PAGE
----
“Girl, Interrupted” is easy enough to like. It has good acting and a frequently compelling storyline. But recognizing it as a good movie is one thing; actually enjoying it is another, and it’s hard to see anyone going back a second time to watch this cold, wearying film about depression and suicide.
The action takes place in the late ’60s, when doe-eyed Susanna (Winona Ryder), daughter of socialite parents, makes a half-hearted suicide attempt and goes to Claymoore Hospital to “rest.” The mental hospital has the cold, clinical feel that all movie mental hospitals have — the kind where the doctors and nurses are competent, but not particularly caring. No one’s been mistreated, but it’s not someplace you’d want to stay, either.
(The fact that the entire film takes place there makes it that much harder to enjoy. Even if I had a friend there, I doubt I’d visit him for 2 hours and 5 minutes at a time.)
Among the patients at the hospital is zombie-complected Lisa (Angelina Jolie). She’s a mean, heartless gal who revels in her mean heartlessness. She also manages to have friends, somehow, and soon Susanna is among them.
The first one-fourth of the film is peppered with Susanna’s flashbacks, woven seamlessly into the present, which give a good feel for what life was like for her on the outside. She was quiet and unambitious, and perhaps a bit promiscuous.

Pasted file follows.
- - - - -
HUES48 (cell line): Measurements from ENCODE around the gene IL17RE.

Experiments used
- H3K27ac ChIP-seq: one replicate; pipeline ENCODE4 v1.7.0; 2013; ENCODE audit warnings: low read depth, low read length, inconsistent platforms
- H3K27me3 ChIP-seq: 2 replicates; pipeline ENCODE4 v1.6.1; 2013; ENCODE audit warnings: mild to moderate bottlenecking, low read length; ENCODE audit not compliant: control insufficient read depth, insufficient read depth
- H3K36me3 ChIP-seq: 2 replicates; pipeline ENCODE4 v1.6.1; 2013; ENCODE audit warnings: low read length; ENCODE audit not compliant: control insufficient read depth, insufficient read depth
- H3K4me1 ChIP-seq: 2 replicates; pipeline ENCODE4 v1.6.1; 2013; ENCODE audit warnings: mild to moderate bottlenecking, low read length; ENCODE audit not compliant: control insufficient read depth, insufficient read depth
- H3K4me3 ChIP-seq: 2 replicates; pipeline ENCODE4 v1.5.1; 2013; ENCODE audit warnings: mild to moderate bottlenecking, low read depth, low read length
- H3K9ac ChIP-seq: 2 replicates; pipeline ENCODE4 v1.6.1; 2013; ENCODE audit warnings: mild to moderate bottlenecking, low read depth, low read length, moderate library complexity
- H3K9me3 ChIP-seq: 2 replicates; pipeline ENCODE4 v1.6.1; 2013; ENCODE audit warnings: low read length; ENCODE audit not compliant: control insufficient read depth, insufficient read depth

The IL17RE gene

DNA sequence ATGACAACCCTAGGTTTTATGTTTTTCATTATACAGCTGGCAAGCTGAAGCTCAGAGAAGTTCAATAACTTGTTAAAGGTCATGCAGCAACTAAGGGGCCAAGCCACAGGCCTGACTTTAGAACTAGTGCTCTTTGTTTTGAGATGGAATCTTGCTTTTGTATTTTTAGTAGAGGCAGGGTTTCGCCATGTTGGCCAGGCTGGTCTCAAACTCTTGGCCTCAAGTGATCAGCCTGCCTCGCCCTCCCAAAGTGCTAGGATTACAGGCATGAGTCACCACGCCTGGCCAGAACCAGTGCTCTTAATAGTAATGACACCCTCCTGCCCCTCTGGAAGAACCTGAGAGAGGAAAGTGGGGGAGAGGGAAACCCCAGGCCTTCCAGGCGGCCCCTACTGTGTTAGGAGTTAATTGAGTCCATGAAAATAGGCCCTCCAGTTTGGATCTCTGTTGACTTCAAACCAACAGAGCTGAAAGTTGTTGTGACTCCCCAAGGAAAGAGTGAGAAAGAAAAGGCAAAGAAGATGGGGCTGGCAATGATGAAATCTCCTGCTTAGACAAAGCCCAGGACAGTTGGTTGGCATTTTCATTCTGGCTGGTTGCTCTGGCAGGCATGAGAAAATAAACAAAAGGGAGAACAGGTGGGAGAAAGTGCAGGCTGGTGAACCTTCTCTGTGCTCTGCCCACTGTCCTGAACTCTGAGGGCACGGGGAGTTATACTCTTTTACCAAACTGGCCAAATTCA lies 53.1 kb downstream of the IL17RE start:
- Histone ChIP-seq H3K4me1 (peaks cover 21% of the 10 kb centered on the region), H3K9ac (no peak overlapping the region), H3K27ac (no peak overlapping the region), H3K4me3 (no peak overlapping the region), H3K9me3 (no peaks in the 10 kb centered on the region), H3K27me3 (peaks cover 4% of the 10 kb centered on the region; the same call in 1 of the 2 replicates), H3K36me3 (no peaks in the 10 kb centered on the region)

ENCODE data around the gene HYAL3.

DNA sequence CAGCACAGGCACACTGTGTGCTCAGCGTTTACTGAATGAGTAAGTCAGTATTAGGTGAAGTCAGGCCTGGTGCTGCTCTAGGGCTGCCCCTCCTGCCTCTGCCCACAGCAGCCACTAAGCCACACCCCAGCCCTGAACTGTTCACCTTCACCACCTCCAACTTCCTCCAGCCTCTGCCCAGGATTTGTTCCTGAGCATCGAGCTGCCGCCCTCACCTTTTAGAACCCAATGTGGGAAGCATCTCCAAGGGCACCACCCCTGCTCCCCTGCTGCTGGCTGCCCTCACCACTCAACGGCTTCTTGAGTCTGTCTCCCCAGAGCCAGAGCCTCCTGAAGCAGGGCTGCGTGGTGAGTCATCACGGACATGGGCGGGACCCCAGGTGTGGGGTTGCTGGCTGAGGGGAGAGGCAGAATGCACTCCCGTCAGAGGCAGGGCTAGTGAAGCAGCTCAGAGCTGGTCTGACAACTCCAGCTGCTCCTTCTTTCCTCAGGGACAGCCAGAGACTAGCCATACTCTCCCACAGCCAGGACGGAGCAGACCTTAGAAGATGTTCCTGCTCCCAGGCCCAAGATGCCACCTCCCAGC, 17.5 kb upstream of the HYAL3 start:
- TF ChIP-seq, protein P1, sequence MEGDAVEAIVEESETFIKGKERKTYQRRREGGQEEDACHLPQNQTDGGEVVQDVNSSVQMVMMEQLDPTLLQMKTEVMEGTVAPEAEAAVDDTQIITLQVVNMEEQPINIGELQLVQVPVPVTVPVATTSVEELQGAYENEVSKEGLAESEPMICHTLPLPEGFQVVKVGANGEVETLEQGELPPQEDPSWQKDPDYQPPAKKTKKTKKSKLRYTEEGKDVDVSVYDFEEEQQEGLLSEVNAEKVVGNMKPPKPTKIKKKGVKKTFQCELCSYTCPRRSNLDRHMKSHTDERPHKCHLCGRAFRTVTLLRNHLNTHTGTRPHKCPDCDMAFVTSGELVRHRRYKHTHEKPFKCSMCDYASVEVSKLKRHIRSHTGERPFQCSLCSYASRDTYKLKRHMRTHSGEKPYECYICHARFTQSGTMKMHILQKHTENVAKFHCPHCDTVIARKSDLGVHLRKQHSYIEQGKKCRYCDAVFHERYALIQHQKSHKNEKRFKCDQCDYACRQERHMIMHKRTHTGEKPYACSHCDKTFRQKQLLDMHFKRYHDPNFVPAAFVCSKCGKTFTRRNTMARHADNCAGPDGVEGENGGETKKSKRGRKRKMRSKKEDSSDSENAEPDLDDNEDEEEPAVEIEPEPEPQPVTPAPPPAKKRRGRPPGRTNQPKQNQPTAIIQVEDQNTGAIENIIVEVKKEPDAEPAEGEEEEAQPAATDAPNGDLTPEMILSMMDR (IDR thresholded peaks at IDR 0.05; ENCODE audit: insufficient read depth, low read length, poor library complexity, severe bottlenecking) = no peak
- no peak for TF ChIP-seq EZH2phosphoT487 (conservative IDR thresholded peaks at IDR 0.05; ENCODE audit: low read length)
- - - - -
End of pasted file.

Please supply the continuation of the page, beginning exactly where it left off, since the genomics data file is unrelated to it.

Once the flashbacks go away, we’re kept interested for a while by the gals at Claymoore. That wears off, though, and I recall thinking, “Shouldn’t this movie be OVER now? What else can happen?” at exactly the half-way point.
A long stretch of nothing occurs, in which another patient gets released, and Susanna kicks against the system, etc., etc. Finally, things get interesting in the last act, and Susanna eventually realizes that to be happy, she must control her urge to rebel. Conform! the movie says cheerily. To the extent that you agree with that notion, that’s how enjoyable the film is.
Ryder and Jolie both give excellent performances, earnestly committing themselves (pardon the pun) to roles that are sometimes melodramatic. They are worthy of praise, as is the film as an artistic work. But as entertainment — or even as a thought-provoker — it doesn’t have much going for it.
B- (; )